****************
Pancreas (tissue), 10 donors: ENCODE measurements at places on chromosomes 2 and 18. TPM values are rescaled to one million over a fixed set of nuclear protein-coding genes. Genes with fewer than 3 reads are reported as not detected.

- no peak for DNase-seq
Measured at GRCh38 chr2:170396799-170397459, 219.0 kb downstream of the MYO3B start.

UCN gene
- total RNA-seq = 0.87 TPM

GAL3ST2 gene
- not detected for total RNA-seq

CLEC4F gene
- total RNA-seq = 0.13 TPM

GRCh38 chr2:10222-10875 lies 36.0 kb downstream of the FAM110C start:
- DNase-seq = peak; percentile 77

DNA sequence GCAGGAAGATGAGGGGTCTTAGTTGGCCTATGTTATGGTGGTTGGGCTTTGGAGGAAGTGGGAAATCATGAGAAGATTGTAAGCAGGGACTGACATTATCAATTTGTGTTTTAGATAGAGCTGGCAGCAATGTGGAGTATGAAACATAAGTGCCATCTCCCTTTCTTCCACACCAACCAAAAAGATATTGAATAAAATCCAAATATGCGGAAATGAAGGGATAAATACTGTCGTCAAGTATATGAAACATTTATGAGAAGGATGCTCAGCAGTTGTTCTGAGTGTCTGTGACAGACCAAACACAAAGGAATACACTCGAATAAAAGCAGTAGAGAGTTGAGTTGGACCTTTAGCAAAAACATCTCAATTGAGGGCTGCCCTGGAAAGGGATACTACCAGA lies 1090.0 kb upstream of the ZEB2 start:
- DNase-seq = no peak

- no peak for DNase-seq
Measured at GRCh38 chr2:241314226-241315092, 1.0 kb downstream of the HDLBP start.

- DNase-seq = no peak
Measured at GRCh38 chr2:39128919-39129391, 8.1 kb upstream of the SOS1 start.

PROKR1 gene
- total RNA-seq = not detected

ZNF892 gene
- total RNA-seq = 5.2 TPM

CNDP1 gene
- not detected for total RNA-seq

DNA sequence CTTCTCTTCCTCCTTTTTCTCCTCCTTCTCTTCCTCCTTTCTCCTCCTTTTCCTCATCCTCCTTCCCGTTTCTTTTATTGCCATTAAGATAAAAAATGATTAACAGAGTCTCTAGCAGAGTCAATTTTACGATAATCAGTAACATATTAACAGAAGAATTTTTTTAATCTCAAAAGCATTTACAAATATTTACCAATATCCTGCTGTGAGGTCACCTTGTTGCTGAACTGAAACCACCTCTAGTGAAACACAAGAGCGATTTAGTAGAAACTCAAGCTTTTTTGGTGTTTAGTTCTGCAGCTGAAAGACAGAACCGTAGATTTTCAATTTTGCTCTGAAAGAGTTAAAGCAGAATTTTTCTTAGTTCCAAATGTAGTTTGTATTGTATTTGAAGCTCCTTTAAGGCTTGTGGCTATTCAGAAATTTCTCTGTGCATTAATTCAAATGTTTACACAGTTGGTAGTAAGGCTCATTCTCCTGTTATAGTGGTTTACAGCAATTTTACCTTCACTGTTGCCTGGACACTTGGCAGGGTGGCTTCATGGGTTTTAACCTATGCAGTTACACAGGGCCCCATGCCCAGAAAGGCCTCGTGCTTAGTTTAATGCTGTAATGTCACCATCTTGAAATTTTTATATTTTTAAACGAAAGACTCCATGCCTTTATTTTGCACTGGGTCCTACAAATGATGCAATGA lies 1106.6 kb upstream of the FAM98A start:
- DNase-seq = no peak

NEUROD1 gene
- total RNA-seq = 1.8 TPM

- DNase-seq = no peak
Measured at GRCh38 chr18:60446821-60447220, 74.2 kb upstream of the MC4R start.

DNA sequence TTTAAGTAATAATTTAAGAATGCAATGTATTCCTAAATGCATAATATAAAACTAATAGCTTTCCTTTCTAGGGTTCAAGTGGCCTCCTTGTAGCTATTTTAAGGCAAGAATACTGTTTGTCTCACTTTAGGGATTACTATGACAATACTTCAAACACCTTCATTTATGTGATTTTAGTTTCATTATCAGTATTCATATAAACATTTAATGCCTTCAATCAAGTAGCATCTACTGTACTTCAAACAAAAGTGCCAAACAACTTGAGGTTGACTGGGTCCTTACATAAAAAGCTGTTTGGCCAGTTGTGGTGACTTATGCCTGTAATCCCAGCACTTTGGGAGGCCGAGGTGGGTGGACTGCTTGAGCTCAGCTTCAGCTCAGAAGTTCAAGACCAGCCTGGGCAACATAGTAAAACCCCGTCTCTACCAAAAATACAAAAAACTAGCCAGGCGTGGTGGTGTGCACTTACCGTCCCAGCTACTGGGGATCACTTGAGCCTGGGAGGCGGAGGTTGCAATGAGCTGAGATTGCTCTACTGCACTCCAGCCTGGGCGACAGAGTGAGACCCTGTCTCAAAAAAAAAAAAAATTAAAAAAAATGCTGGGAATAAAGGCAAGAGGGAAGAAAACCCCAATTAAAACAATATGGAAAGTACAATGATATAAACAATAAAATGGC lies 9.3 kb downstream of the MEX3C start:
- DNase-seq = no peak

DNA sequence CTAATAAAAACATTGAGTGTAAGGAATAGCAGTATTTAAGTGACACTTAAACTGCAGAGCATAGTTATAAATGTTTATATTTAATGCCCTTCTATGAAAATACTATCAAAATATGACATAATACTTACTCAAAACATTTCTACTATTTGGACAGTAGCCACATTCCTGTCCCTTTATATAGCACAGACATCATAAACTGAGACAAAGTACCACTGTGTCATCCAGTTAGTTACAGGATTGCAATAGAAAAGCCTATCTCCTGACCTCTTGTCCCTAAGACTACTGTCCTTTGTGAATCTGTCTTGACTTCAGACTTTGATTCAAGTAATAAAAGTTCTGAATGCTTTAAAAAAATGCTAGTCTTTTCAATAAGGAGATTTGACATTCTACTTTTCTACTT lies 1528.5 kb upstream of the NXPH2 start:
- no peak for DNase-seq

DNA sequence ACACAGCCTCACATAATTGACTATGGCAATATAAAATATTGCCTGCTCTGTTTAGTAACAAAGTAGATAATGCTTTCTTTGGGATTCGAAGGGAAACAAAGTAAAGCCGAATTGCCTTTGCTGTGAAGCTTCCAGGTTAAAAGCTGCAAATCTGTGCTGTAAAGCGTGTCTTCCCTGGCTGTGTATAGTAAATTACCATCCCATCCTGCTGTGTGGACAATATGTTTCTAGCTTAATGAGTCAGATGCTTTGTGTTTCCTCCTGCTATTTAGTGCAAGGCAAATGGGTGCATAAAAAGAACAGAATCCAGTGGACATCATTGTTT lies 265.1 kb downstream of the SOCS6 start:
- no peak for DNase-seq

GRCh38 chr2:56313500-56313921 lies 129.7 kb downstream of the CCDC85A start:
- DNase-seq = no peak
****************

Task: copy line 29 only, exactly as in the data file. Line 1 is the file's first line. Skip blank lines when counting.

Measured at GRCh38 chr18:60446821-60447220, 74.2 kb upstream of the MC4R start.